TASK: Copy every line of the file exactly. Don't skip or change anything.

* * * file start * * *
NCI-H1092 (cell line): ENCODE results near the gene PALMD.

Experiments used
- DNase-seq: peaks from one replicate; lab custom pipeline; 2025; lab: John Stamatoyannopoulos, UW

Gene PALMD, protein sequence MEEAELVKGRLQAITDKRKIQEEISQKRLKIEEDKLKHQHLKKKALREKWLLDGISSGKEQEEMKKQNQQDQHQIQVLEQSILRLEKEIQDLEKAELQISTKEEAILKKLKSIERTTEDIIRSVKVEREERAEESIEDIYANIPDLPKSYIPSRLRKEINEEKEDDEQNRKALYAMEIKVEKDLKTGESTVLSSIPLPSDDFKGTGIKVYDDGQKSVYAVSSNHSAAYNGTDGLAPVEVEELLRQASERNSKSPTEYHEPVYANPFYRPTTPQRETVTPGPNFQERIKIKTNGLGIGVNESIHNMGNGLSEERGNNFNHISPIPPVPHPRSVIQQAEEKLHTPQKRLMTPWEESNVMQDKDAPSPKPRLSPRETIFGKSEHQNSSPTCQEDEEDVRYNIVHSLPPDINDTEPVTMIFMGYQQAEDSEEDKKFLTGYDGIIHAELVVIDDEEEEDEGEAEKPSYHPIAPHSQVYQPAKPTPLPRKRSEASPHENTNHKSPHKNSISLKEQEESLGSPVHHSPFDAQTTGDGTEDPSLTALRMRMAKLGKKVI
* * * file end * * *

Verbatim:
NCI-H1092 (cell line): ENCODE results near the gene PALMD.

Experiments used
- DNase-seq: peaks from one replicate; lab custom pipeline; 2025; lab: John Stamatoyannopoulos, UW

Gene PALMD, protein sequence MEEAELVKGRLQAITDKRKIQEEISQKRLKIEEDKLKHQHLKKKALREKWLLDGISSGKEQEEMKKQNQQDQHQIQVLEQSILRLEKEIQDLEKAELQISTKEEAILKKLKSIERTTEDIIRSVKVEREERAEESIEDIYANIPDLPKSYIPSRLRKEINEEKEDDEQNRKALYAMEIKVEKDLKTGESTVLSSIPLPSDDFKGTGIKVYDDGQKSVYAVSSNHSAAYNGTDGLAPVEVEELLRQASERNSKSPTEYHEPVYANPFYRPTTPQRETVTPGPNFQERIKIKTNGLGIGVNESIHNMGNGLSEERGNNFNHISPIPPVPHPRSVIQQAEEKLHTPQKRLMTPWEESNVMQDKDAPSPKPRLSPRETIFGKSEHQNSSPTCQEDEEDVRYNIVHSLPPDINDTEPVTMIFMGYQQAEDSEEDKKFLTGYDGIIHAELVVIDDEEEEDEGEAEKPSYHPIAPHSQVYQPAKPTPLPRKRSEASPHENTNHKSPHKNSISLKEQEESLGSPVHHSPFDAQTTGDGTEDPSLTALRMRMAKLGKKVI